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Fat Cells and inflammation

A little inflammation may not seem like a big deal but there's a lot more to it than most people realize!

Inflammation plays a role in a wide range of health conditions, including things like arthritis and appendicitis – diseases with "itis" at the end which form the names of specific inflammatory conditions.

But, did you know that there are many others that may be triggered at least in part by inflammation, like certain cancers, heart disease, Alzheimer's disease, and even being overweight or obese?

Overweight and inflammation are intimately related

Inflammation causes the hormone leptin to be less effective, resulting in weight gain. If you're overweight, you probably don't realize it, but you're experiencing what's called "silent inflammation."

As we gain weight, more fat cells are not added, but those we already have actually become larger, and are filled with more fat.

Fat cells can even leak as they're stretched more and more, triggering immune cells known asmacrophages to help clean up – these then release inflammatory chemicals in fatty tissues.
Your body counteracts silent inflammation by producing anti-inflammatory chemicals that can interfere with leptin – leptin is the hormone responsible for helping one maintain a proper weight.

When leptin is rendered ineffective by inflammation, it's called "leptin resistance," which means that leptin doesn't work properly when it comes to speeding metabolism and suppressing appetite.

Chronic inflammation can trigger all sorts of diseases over time.

The average American diet is filled with foods that contribute to inflammation, particularly those that are rich in omega-6 fatty acids like processed and fast foods.

And, foods that are rich in omega-3s, like cold-water fish as well as plant foods that contain phytochemicals believed to help reduce inflammation, aren't consumed often enough.

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If you'd like an almost immediate boost to your health, and a quick aid to your weight-loss efforts, avoiding the worst inflammatory foods, those that exaggerate inflammation, may be your best option.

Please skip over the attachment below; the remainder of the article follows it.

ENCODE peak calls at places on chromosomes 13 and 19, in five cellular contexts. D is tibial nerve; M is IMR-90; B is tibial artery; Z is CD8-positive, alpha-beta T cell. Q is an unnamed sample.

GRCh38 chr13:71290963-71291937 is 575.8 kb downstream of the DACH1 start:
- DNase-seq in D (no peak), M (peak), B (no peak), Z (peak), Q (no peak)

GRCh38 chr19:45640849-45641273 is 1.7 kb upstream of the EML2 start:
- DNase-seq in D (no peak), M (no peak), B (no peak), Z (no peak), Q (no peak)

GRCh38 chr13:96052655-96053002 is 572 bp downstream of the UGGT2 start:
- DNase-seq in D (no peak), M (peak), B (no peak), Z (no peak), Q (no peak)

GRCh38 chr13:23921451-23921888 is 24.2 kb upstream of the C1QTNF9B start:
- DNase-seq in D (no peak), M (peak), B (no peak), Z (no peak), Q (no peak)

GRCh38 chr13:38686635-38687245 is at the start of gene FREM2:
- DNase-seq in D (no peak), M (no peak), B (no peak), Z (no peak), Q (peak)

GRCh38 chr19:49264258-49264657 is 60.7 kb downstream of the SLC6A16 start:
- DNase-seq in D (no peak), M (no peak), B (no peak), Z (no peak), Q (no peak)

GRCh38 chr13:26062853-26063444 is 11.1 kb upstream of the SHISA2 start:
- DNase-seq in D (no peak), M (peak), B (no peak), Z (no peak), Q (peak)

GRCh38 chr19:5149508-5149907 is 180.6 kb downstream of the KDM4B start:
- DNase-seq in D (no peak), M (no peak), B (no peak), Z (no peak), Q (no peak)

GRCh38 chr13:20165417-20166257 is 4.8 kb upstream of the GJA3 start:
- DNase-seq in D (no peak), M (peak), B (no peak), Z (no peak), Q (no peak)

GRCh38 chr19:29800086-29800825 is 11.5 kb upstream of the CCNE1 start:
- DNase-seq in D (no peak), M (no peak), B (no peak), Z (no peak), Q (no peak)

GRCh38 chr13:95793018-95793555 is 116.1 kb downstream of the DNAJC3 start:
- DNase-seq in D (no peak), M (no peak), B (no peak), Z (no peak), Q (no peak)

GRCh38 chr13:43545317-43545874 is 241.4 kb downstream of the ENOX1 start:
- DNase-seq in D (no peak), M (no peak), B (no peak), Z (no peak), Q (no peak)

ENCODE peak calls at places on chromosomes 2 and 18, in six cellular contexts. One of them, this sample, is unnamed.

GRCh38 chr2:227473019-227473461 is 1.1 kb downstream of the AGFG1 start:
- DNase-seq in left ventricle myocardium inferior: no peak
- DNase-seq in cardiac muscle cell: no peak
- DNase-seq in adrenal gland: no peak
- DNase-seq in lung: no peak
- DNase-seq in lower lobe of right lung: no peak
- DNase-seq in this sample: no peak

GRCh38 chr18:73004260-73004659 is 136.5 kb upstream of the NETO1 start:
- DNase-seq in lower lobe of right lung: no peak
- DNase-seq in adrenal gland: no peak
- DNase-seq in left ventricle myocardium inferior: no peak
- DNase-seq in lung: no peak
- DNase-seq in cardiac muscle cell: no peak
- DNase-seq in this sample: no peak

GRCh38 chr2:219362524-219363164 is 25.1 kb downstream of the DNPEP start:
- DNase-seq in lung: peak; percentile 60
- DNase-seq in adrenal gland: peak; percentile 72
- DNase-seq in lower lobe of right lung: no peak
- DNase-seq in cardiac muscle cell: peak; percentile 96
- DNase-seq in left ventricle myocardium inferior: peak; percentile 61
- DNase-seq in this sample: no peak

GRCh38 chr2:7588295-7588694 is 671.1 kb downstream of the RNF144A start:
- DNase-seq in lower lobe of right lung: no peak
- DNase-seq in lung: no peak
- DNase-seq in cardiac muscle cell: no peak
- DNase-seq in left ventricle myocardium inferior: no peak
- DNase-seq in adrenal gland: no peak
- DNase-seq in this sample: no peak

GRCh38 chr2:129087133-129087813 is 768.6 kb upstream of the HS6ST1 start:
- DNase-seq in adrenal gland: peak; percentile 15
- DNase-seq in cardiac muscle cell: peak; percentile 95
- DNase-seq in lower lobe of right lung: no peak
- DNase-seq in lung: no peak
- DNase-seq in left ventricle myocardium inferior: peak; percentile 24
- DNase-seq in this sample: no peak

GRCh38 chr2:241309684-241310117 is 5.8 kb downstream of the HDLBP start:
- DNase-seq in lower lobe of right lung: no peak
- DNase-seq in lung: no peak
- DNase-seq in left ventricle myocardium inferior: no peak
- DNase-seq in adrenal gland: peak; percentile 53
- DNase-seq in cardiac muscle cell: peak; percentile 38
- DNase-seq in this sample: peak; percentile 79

One of the biggest offenders is trans fats.

Trans fats are typically found in processed foods – and, while in recent years manufacturers have begun to cut back, it's always a good idea to read labels closely for ingredients like partially hydrogenated or hydrogenated oils which indicate trans fats are present.

If you see those ingredients, put that package on the shelf.

Trans fats induce inflammation by damaging the cells in the lining of blood vessels.
While the dangers of trans fats are probably old news, you may not realize the role sugar plays in inflammation.

Sugar is a major factor in inflammation

That includes regular table sugar, organic sugar, brown sugar, maple sugar, corn sweetener, glucose (and any other word ending in "ose"), barley malt, concentrated fruit juice, and more.

Too much sugar alerts the body to send out extra inflammatory messengers known as cytokines.

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White breads and pastas break down quickly into sugar, ultimately leading to inflammation as well.

Foods that are high in omega-6 fatty acids, like vegetable oil, shortening, processed foods like crackers, pastries and chips, and fast food like onion rings, French fries and chicken nuggets, all trigger inflammatory messengers as well.

The bottom line?

Eliminate inflammatory foods as much as you can, and instead, base your diet on whole, organic foods from the earth.

Spices like ginger and curry offer "anti-inflammatory" effects as well as foods that are packed with good phytochemicals like cold-water fish as well as fruits and vegetables, beans and other plants.

Yours in health,